Complete disclosure of industry funding by patient groups is almost unheard of, but the massive American Heart Association, which boasts an annual revenue of more than $650 million, is leading the way. This month, it will begin posting an itemised list of pharmaceutical and medical device company donations on its website.

Until now, most patient groups have been shielded from public scrutiny of their finances. "There is a tendency not to want to criticise the motives of the patient groups, because a lot of them are made up of people who are pretty seriously sick," says Batt, herself a breast cancer survivor. She argues that such organisations need to put their house in order and accept the need for greater transparency.

Only then, claim the critics, will patients be able to make informed judgements about which groups they can really trust.

How the groups were selected

We selected 20 US patient groups operating on a national level with annual revenues of more than $100,000, plus five with revenues exceeding $10 million, pulling them at random from the GuideStar database, which provides information on US non-profit organisations.

In addition, we identified four further groups, again with annual revenues exceeding $100,000, associated with bipolar disorder, restless legs syndrome and attention deficit hyperactivity disorder. These conditions were highlighted in April by the journal PLoS Medicine as being susceptible to "disease-mongering" by the pharmaceutical industry.

Virtuous but poor

Just two groups identified in New Scientist's survey - the National Women's Health Network (NWHN) and Breast Cancer Action - refuse to accept donations from pharmaceutical or medical device companies. "We want women to know that when they come to us, they are getting independent information," says Amy Allina, the network's programme director. "We think of ourselves as virtuous, but poor."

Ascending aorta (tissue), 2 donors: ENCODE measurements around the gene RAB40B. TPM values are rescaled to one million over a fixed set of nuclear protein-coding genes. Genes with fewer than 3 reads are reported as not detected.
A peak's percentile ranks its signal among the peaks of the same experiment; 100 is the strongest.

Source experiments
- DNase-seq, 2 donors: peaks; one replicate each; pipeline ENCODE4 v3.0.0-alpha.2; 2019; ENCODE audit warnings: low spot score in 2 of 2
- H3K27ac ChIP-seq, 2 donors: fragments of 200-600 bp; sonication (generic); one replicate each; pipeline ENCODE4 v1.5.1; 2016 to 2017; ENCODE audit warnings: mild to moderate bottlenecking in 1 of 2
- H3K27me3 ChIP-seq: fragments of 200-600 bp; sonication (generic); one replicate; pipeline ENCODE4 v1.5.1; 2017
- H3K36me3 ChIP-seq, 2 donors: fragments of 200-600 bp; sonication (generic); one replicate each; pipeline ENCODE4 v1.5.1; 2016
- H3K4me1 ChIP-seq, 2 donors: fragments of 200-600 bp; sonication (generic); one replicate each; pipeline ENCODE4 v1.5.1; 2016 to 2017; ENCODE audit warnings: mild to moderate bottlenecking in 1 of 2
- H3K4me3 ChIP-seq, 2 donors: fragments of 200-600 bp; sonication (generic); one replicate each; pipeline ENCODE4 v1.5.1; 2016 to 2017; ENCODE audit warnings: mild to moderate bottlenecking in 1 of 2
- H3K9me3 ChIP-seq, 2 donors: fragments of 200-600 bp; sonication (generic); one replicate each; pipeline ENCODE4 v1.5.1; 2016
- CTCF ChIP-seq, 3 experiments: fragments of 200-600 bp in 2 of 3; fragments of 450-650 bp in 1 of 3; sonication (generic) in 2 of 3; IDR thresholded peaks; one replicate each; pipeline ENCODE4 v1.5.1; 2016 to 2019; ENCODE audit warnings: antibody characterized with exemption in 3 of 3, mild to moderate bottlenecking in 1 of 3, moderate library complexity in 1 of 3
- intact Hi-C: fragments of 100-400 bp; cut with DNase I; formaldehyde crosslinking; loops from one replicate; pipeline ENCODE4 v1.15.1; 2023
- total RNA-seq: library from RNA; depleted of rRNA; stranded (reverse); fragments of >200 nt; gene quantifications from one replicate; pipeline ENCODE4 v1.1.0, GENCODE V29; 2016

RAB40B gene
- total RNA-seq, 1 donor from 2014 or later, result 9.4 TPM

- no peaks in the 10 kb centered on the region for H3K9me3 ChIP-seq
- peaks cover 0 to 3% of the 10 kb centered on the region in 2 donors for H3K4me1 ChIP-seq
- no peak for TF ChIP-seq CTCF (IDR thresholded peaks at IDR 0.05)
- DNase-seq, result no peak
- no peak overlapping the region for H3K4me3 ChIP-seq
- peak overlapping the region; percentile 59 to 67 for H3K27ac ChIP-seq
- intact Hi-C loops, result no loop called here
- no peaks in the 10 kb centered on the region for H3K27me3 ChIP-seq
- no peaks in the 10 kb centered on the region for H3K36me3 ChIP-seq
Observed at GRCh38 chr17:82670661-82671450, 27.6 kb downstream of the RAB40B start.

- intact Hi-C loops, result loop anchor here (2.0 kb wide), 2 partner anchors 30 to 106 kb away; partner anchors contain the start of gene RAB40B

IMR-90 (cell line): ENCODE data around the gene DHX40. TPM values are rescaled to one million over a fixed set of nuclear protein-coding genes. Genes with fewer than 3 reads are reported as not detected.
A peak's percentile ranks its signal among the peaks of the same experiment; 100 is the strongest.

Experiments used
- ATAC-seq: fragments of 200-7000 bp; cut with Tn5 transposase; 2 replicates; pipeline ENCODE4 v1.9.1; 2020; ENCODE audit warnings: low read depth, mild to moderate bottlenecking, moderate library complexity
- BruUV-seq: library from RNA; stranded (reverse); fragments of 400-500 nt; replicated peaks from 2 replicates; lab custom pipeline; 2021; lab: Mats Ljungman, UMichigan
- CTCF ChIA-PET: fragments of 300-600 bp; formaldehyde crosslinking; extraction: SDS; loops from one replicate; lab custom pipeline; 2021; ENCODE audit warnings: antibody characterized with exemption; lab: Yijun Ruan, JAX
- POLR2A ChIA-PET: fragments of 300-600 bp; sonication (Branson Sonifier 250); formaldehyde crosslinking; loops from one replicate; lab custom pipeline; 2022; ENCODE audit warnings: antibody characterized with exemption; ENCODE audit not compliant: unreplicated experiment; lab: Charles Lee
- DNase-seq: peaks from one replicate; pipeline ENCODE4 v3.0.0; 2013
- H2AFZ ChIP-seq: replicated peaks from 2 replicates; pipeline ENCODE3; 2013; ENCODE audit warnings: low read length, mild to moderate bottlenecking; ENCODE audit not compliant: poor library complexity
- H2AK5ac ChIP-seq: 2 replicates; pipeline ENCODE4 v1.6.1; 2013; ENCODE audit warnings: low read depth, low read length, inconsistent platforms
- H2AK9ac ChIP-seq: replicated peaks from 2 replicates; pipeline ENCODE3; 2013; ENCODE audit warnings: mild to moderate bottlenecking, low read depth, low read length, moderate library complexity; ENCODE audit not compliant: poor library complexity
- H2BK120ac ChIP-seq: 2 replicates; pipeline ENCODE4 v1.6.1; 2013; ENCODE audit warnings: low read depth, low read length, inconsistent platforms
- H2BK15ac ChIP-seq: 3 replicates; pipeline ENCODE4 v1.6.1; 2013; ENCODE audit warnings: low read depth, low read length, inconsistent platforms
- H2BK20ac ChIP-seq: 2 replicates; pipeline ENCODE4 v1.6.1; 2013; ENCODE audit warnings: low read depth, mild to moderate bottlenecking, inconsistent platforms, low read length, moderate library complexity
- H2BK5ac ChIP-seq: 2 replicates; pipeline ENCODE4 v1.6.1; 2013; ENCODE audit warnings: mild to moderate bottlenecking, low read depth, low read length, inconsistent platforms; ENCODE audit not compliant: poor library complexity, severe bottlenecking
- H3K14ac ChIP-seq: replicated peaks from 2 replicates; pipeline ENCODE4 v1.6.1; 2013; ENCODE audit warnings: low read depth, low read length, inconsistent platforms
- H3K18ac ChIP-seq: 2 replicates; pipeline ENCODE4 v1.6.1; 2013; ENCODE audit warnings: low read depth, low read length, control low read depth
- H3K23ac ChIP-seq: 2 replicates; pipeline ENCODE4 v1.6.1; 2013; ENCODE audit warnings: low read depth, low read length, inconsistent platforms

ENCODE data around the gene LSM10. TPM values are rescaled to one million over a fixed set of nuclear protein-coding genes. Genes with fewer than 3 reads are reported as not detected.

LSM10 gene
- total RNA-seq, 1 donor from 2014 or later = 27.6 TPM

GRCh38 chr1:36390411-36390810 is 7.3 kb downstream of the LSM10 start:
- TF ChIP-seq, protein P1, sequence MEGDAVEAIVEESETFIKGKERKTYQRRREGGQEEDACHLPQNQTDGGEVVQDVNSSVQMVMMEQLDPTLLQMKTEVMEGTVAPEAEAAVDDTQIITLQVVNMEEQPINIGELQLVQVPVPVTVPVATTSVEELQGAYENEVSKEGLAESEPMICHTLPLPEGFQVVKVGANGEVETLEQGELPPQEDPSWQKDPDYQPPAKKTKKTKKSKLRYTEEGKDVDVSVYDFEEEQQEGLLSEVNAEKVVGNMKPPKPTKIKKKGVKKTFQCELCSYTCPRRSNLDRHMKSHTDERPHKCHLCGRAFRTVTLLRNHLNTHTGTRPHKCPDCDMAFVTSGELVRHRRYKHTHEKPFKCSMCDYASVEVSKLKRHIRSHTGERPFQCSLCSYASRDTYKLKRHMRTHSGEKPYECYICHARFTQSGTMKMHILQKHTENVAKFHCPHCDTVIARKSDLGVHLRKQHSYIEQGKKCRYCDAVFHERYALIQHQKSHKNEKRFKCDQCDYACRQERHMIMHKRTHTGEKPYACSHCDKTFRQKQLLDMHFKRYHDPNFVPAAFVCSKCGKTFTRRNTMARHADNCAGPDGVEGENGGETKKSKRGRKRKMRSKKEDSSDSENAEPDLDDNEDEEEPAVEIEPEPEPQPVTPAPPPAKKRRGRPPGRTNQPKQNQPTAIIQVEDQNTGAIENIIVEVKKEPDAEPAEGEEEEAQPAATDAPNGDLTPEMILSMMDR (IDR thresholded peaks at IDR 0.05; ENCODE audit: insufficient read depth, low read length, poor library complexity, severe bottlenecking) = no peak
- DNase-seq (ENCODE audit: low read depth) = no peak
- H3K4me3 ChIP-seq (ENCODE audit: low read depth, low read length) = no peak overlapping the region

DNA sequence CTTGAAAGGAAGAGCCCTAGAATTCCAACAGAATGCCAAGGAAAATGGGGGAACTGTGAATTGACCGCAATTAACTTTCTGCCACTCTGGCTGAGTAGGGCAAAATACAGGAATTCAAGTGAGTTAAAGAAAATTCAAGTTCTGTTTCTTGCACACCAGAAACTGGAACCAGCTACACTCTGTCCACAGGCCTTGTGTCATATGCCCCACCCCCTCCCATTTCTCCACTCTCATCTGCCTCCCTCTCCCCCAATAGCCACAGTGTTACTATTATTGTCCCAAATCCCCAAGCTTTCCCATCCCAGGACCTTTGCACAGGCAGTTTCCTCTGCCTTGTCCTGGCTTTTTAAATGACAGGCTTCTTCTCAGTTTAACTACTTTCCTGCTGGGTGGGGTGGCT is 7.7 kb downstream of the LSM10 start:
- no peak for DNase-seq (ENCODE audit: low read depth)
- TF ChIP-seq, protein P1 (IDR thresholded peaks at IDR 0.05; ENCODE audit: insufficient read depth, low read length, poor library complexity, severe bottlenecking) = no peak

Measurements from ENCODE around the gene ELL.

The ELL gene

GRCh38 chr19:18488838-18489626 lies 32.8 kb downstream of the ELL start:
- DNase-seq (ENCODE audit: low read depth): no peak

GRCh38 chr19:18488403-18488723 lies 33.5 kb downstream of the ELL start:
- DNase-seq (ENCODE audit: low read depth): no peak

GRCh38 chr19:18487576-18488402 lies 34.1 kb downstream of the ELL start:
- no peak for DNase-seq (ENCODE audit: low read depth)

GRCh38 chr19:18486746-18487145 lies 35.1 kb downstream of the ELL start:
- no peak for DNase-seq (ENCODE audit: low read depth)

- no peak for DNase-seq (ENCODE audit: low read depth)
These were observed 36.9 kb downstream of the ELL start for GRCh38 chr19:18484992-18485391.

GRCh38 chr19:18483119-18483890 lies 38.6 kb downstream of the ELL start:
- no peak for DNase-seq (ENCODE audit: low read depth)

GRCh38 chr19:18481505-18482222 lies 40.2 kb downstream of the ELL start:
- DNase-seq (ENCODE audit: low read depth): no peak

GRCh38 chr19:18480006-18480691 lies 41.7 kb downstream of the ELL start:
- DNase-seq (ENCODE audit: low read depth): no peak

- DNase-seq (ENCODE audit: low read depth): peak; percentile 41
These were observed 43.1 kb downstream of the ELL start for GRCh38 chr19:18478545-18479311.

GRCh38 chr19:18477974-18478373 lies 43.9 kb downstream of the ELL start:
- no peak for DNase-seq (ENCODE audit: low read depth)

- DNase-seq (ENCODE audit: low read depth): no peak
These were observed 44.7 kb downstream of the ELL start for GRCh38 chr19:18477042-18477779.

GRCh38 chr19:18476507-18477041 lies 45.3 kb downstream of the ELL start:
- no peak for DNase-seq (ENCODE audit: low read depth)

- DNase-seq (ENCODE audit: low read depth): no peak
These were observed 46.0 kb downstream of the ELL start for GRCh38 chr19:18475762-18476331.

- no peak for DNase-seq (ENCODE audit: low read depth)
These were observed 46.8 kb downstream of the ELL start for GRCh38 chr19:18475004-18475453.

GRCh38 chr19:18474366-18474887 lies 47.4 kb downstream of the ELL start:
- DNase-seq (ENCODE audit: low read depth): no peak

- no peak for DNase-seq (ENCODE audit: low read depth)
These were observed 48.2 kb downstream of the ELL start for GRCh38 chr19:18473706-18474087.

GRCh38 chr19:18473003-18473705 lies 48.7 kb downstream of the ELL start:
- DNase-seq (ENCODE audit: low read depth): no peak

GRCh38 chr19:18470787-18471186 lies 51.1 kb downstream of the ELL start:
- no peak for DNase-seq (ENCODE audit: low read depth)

The NWHN was a prominent advocate of one of the clinical trials in the Women's Health Initiative, the largest-ever study of post-menopausal women, which investigated the use of hormone replacement therapy (HRT). The trial was halted in 2002 after finding that HRT increased women's risk of heart attack, stroke and breast cancer. "We have been very active critics of the ways drug companies have promoted HRT," says Allina. On its website, the NWHN stresses that women who choose to have HRT should take the lowest dose possible for the shortest time.

The same basic information is also posted on the website of an organisation not included in our survey, the Society for Women's Health Research (SWHR), but its position on HRT seems more ambiguous. The society's president and chief executive officer, Phyllis Greenberger, told The Washington Post in September 2005 that she believed the risks of the treatment had been exaggerated, and described her own experience with HRT over more than 10 years. "I feel better, I have no side effects and in my case I see no downside," she told the newspaper. SWHR does accept funding from the drug industry - including from Wyeth, a manufacturer of the hormones used in HRT.

From issue 2575 of New Scientist magazine, 27 October 2006, page 18-22